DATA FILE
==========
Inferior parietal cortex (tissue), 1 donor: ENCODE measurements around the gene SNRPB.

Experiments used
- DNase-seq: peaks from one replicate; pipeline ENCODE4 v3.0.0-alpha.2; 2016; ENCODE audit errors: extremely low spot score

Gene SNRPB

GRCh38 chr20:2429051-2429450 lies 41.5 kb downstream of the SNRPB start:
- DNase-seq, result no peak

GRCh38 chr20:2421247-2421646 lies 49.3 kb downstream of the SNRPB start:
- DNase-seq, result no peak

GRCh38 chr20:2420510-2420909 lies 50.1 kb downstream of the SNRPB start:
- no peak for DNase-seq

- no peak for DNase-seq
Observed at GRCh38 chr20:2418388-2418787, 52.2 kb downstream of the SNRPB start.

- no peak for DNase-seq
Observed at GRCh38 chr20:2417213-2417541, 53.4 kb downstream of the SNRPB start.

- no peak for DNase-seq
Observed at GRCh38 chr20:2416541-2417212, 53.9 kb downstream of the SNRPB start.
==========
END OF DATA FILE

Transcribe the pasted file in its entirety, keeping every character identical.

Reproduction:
Inferior parietal cortex (tissue), 1 donor: ENCODE measurements around the gene SNRPB.

Experiments used
- DNase-seq: peaks from one replicate; pipeline ENCODE4 v3.0.0-alpha.2; 2016; ENCODE audit errors: extremely low spot score

Gene SNRPB

GRCh38 chr20:2429051-2429450 lies 41.5 kb downstream of the SNRPB start:
- DNase-seq, result no peak

GRCh38 chr20:2421247-2421646 lies 49.3 kb downstream of the SNRPB start:
- DNase-seq, result no peak

GRCh38 chr20:2420510-2420909 lies 50.1 kb downstream of the SNRPB start:
- no peak for DNase-seq

- no peak for DNase-seq
Observed at GRCh38 chr20:2418388-2418787, 52.2 kb downstream of the SNRPB start.

- no peak for DNase-seq
Observed at GRCh38 chr20:2417213-2417541, 53.4 kb downstream of the SNRPB start.

- no peak for DNase-seq
Observed at GRCh38 chr20:2416541-2417212, 53.9 kb downstream of the SNRPB start.